How a Prior Conviction Can Turn Manslaughter Into Murder
Voluntary manslaughter in Georgia refers to a situation where a person “causes the death of another human being under circumstances which would otherwise be murder,” except for “a sudden, violent, and irresistible passion” arising from an act that would provoke a reasonable person. To give a common hypothetical example, if two people get into a fight at a bar and one of them ends up killing the other, that would likely be prosecuted as a case of voluntary manslaughter. But if there is any “cooling off” period between the initial prosecution and the killing, it will be treated as murder instead.
While voluntary manslaughter is a serious felony charge–punishable by up to 20 years in prison under Georgia law–it is still less harsh than a potential murder conviction, which can lead to life imprisonment or even the death penalty under certain circumstances.
Georgia Man on Probation Sentenced for Murder in Gun Killing
One thing to keep in mind, however, is that if a death occurs while the defendant is committing another felony, that can also lead to Georgia prosecutors charging the defendant with felony murder. For instance, if a defendant kills someone in the course of committing a robbery, that is a felony murder. But a felony murder can also elevate a “crime of passion” that would have otherwise been treated as involuntary manslaughter under Georgia law.
Consider this recent case, Owens v. State. This case began when the defendant was socializing with some friends in the parking lot of an apartment complex. Another man arrived at the parking lot and challenged the defendant to a fistfight. As the other man “pulled his hands out of his pants,” the defendant pulled a 9mm handgun from his waistband and shot the other man, who died as a result.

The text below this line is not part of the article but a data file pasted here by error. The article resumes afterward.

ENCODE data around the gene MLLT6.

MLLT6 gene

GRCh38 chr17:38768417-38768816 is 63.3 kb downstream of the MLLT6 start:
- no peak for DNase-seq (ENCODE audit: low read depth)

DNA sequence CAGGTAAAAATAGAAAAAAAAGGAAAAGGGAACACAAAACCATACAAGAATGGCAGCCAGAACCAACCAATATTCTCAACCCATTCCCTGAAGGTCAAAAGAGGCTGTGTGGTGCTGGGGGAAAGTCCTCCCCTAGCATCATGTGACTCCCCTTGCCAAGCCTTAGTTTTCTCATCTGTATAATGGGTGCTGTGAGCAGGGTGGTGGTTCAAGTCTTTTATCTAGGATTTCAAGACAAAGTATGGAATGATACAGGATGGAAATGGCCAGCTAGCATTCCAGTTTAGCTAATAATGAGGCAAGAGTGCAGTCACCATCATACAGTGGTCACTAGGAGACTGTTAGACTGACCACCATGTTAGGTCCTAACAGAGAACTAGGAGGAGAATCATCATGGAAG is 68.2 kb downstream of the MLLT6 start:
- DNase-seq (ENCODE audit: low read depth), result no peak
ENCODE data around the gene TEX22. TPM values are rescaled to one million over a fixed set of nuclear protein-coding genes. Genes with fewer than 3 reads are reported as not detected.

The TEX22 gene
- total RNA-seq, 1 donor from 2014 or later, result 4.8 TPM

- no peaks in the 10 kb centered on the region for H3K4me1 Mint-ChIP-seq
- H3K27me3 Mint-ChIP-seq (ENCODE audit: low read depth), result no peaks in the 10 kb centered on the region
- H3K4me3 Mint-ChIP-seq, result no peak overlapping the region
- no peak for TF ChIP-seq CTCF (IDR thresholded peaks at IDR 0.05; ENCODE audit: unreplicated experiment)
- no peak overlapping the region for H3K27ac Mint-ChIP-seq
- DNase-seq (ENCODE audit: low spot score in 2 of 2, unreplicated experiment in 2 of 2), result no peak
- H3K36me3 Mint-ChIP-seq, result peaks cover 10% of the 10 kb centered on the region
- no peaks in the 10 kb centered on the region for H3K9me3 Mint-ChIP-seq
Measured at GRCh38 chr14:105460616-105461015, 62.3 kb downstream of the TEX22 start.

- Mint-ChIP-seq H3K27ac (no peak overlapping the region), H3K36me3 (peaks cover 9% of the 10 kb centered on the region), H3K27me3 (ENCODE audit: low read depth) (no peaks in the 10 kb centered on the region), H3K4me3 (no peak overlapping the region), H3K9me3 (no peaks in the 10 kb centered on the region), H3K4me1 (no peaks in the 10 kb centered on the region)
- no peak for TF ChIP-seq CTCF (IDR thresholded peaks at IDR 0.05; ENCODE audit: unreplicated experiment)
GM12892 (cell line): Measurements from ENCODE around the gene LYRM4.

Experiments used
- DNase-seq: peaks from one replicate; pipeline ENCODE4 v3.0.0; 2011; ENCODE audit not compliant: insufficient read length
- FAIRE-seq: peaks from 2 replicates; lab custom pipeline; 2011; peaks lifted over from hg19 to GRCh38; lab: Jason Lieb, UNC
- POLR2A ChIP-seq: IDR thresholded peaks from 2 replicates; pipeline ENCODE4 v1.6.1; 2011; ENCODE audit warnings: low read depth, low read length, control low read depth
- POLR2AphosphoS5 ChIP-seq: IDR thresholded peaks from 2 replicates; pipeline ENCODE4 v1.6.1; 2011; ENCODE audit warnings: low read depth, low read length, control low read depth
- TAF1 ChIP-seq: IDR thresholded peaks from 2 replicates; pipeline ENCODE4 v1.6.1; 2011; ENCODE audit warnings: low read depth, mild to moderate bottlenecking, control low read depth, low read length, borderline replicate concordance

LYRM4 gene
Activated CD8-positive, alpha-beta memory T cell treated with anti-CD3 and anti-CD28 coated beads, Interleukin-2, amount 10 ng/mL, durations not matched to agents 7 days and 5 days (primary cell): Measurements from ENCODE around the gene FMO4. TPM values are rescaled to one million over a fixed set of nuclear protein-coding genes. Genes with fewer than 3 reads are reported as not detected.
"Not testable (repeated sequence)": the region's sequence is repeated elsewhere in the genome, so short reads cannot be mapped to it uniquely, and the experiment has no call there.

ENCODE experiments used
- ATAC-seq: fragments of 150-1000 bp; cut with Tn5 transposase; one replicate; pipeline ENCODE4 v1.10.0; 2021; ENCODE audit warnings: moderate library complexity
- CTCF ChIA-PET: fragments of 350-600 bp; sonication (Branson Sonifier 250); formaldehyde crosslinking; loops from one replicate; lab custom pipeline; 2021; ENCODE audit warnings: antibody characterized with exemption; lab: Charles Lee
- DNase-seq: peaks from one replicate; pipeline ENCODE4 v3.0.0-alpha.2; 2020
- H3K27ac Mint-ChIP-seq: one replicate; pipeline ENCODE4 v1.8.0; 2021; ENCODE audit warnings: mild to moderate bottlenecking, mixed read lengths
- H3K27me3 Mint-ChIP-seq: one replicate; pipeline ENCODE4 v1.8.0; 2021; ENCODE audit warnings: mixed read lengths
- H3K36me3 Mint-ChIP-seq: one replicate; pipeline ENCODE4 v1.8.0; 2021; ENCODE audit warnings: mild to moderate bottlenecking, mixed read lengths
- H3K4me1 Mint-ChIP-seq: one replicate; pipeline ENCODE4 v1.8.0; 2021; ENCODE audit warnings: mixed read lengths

While these facts support an involuntary manslaughter conviction, prosecutors charged the defendant with felony murder. The predicate felony in this case was the fact the defendant was on first-offender probation, which meant he could not legally possess a firearm. So the trial court ultimately convicted and sentenced the defendant for felony murder.
On appeal to the Georgia Supreme Court, the defendant argued that his felony murder conviction should have “merged” into the voluntary manslaughter verdict and he should be sentenced for the lesser offense. The Supreme Court disagreed. It explained that “merger” was allowed only when the predicate felony was integral to the homicide itself. For example, since just about every manslaughter involves assault, it would make no sense to allow a felony murder conviction based on that assault. But in this case, the defendant’s illegal possession of a firearm was “independent” of the victim’s killing, so the felony murder conviction was appropriate.
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Many Georgia residents with prior criminal records get caught up in weapons charges due to their status as probationers. If you have been charged with a crime and need legal advice from a skilled Dumwoody gun crime lawyer, contact Hawkins Spizman today to schedule a free consultation. We serve clients throughout Georgia including Atlanta, Dunwoody, Alpharetta, Cobb County, Fulton County, Gwinnett County, Johns Creek and Sandy Springs.